NM: Yes, that’s true. We had a workshop at the University of Missouri that was an advanced workshop where we all had manuscripts of poems. We discussed organizational and structural strategies. I turned in my manuscript to that workshop and everyone gave me a different opinion on how it should be structured, which poems should be dropped, and so on. I revised the order of the manuscript after that workshop, and that is the book now.
JK: I think it’s arranged very effectively. I’m sort of myself from the pre-workshop era and never actually studied writing, so I don’t know what that’s like. I wonder if you could talk about now how you started writing poetry, when that was, and whether the impulse arose on its own or through reading poetry, through courses you took, or workshops you wandered into—how did you get where you are?
NM: So many writers say they started writing when they were ten-years-old, but that’s not the case for me. I started writing in college, really. I was a creative writing major at John Hopkins University. I was writing fiction and poetry and I stumbled into that major. I didn’t start with it. I just loved the courses. We tended to read contemporary American writers, and I wanted to learn to write as they did. I think it was the reading of poetry that made me want to write, and the attempt to express myself in a form that fit the way that I think. Writing poetry allows you to think about things in a different way than you do in other types of writing. If you compare it to essay writing, for example, you have to be so organized, structured, and logical. When writing poetry, it allows you to make these great leaps in thinking, to connect different time periods, different types of ideas, to constantly change what you are writing about as you move down the page. That works well with the way that I think.
JK: Who were the people who were at Hopkins then?
NM: Wyatt Prunty was the main poet there. Stephen Dixon, a fiction writer. Jean McGarry, a fiction writer. They were the ones I studied with. I wrote as much fiction back then as poetry, probably more. After I graduated I taught elementary and middle school and only wrote casually, once-in-a-while, for about eight years. Then I returned to school at George Mason University where I studied with Carolyn Forché, Eric Pankey, and Jennifer Atkinson. It wasn't really until after college that I started focusing on poetry.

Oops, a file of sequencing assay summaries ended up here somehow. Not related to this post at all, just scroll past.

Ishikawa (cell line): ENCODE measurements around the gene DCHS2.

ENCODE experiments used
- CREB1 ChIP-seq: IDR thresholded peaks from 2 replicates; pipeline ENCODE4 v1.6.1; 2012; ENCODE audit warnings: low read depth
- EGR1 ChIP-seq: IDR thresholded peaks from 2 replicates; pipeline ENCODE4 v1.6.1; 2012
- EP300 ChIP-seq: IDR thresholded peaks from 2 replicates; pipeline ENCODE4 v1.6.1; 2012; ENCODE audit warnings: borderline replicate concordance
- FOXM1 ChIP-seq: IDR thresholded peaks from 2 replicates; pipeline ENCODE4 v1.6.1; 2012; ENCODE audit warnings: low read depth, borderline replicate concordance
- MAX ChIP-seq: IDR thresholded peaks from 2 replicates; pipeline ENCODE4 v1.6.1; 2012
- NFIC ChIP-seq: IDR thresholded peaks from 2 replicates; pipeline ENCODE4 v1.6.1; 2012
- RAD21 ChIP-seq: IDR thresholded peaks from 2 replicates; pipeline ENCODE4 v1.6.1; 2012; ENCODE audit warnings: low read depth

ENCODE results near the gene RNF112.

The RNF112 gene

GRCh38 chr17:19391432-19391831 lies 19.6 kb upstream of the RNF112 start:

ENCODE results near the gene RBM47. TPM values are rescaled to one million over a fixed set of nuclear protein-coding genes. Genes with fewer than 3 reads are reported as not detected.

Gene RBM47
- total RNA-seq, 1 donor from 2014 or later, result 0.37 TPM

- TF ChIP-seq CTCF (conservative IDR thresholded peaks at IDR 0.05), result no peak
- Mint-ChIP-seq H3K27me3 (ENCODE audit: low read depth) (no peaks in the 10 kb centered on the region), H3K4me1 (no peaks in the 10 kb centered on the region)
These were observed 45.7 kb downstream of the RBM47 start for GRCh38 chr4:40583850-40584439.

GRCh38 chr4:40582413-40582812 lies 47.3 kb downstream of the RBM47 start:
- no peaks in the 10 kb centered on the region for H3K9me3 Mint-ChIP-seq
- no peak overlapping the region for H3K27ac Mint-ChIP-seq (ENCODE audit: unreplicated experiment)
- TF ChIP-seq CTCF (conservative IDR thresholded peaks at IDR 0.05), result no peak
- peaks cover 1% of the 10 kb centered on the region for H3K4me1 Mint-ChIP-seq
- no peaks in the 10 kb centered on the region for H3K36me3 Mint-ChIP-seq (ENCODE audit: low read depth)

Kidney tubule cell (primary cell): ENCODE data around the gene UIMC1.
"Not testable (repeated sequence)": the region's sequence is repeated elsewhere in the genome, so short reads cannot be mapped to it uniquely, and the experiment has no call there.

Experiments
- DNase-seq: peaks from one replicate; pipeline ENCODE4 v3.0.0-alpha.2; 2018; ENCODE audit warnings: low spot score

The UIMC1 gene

JK: So there was an interval of eight years when you weren’t writing at all—that’s interesting.
NM: Yes, not much.
JK: Your poetry is…when you mentioned that you’ve written fiction, I think I said earlier that one thing I like about it so much is the emphasis on the sentence, which is something you hear from fiction writers more than you hear from poets. That’s interesting. I wonder whether apart from your teachers are there particular poets—either modern, contemporary, or older—who have been important to you and influence your work? And what form has this influence taken?
NM: Sure. In college, I was reading poets like Adrienne Rich and Sharon Olds. I was taken by their incredibly powerful and direct language, their use of metaphor and emotionally charged language. That is what drew me to poetry. Though, I’ve been influenced by many different types of poets. I went through a period of time when I was writing formal poetry. I was reading a lot of Elizabeth Bishop, Marianne Moore, Anthony Hecht, and Richard Wilbur. I was trying to write in that elegant formal poetry, which I don’t do a lot of now, but I think that working hard at that for a while helped me to hear the music in free verse. Another influence has been Renaissance poetry; the metaphysical poets, strangely, have influenced my writing. I look closely at the sentence structure—for example, what John Donne uses: incredibly complex, long sentences that change and change. They are an influence, in both form and content, that interest in metaphysics and whether or not there is something larger than what we have in this world. As far as contemporary poets, I’ve been reading lately Allen Shapiro, Mark Doty, and I actually love your book, “The Constructor" I think it’s amazing.
JK: That’s nice to hear. It’s not a very reader friendly book, but it’s nice that you like it.
NM: It’s reader friendly to me. Actually, my husband and I have been reading together and are just in awe of it.
JK: Thank you. I can see the metaphysical impulse in your work and its connection to Donne. It’s also somewhat meditative. You didn’t mention poets like Eliot or Stevens that one associates with contemplation in a way, so those poets weren’t central to you?
NM: Not particularly, no. Not for these poems, I don’t think.
JK: Well, that’s very interesting. It’s hard to talk about contemporary American poetry because there’s this widespread feeling that it’s quite balkanized. There are all kinds of factions, outlooks, movements, and manifestos and often very little interaction between them. I’d be interested to hear how you see the current American poetry world and if there are some parts of it that you feel a particular affinity with or for that matter some that you feel rather alienated from.
NM: I’m not that interested in the factions and the arguing over aesthetics because I’m interested in multiple aesthetics. I’m interested in learning to write in really different ways. In The Anatomy Theater I try to write the four sections in very different forms and very different voices. In the new poems that I’m writing now I’m writing this sort of long sequence of poems in which each section is written with a different aesthetic in mind. I really try to learn from all the poetry I read. I think that some of the terms that get thrown around are not that useful, for example, confessional poetry. It is often used pejoratively and I think is too often associated with women poets. The term itself suggests confessing one's sins, as if for a woman to speak out is natuarly a confessing of her sins.